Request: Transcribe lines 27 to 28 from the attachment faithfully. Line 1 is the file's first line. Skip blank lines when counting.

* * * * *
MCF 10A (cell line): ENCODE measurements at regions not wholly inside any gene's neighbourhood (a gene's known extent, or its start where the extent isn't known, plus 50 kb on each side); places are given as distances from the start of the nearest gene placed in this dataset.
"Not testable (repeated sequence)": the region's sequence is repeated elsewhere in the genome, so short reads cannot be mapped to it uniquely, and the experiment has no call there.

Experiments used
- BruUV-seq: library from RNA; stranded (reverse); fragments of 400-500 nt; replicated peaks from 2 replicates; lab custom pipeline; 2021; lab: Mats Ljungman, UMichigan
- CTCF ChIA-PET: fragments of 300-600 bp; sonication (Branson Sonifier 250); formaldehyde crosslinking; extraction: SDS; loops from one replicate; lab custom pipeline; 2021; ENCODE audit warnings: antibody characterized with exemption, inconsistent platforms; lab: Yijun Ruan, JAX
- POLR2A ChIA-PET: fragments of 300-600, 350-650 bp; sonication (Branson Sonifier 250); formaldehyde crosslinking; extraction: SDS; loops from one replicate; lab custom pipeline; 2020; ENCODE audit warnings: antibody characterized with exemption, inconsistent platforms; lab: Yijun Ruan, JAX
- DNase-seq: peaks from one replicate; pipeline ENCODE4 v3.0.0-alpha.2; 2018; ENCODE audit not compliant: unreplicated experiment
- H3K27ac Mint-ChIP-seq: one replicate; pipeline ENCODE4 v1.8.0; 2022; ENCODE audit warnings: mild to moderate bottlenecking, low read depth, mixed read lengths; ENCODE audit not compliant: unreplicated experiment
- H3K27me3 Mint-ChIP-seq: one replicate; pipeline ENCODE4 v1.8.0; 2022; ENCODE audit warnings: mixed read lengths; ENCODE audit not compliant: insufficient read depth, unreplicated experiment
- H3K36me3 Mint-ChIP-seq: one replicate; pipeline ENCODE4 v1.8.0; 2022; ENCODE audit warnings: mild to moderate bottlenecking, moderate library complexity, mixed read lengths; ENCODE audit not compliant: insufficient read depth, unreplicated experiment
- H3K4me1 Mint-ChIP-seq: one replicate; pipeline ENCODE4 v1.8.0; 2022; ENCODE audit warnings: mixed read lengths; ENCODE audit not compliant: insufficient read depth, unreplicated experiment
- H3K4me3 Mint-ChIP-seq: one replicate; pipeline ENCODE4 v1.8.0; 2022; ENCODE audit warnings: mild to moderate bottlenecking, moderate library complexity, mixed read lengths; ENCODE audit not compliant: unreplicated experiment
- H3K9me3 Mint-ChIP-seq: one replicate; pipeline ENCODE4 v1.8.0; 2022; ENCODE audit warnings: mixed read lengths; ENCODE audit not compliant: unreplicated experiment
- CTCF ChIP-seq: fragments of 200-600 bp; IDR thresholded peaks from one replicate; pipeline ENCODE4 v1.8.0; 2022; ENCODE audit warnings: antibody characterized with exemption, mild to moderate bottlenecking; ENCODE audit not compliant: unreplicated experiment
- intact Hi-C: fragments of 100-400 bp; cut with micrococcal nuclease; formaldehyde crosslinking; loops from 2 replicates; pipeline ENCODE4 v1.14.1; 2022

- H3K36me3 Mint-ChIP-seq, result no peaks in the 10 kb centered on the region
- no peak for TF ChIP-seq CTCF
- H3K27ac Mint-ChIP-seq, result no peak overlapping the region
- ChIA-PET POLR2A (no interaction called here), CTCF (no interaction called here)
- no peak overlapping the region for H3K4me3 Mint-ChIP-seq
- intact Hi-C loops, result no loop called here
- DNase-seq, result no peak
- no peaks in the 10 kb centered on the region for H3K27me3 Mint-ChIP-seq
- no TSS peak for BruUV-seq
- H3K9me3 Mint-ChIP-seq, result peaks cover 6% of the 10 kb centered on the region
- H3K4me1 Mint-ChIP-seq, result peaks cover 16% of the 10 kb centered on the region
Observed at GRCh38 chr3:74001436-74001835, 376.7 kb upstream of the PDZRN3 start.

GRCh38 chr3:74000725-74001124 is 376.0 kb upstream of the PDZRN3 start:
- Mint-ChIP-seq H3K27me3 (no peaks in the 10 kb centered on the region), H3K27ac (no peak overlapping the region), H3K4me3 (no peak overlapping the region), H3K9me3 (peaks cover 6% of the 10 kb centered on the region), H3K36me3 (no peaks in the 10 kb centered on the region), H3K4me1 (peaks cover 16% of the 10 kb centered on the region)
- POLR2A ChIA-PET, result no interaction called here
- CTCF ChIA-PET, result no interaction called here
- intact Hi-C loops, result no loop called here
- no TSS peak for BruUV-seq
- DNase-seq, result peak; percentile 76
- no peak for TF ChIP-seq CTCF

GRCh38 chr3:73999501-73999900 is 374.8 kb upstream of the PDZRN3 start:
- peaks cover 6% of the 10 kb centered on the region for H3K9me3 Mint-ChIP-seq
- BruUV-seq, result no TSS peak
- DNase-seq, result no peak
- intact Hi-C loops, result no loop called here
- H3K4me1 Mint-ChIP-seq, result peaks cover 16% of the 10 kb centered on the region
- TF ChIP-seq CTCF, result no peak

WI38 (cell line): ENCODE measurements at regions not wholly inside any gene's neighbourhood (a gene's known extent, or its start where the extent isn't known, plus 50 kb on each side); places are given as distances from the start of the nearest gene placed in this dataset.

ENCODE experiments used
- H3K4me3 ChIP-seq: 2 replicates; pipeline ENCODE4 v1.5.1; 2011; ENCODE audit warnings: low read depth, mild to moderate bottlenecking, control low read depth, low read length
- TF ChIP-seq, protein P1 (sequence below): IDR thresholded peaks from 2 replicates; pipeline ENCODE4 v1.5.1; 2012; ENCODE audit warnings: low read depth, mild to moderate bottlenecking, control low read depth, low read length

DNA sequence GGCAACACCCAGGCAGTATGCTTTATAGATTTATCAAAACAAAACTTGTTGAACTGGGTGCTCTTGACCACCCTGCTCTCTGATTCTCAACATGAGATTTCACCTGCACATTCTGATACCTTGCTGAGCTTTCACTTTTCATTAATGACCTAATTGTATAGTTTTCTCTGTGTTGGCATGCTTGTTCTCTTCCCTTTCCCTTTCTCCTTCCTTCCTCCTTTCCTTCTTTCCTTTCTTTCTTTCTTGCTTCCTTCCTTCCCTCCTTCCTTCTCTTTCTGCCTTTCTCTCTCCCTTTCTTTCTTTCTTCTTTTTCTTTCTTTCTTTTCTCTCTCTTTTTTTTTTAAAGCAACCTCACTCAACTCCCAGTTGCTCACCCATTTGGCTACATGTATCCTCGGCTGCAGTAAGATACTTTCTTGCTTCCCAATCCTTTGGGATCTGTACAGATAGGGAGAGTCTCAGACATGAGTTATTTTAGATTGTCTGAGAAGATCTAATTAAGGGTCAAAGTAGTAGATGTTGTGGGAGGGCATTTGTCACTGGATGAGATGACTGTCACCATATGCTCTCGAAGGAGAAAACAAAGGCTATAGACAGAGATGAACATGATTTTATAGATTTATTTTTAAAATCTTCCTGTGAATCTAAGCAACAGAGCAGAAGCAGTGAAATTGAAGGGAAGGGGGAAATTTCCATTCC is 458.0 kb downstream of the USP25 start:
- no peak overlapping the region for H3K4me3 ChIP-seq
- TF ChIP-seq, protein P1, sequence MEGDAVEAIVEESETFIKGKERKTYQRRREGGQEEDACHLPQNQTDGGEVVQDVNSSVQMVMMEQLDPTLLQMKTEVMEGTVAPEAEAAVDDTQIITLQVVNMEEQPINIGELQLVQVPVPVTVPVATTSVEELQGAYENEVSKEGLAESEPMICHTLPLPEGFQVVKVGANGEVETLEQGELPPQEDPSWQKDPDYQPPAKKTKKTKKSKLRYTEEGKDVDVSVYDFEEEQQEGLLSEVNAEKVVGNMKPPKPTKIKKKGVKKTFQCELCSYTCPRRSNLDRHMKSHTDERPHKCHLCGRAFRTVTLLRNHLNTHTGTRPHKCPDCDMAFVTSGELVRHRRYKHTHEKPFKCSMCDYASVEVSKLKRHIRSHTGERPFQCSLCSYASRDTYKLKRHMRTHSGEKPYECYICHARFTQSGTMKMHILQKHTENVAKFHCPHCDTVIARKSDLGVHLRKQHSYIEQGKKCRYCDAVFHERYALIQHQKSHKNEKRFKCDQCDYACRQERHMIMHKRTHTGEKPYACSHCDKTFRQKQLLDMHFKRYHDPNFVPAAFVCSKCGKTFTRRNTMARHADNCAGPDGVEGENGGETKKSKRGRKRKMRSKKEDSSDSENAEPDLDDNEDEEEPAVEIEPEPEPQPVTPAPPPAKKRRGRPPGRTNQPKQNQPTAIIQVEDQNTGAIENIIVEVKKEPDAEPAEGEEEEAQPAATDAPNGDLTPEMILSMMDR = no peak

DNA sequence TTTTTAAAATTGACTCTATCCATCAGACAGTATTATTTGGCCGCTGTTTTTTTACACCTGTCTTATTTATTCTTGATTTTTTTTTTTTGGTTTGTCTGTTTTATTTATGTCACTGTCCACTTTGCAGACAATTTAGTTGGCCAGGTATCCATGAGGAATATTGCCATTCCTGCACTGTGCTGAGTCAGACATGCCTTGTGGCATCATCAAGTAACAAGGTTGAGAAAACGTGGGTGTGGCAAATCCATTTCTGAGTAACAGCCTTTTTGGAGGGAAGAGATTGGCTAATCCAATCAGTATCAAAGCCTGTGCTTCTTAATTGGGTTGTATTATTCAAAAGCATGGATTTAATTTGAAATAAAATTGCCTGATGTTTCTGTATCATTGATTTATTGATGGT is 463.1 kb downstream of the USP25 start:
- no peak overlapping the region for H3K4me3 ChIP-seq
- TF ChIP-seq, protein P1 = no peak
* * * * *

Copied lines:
Observed at GRCh38 chr3:74001436-74001835, 376.7 kb upstream of the PDZRN3 start.

GRCh38 chr3:74000725-74001124 is 376.0 kb upstream of the PDZRN3 start: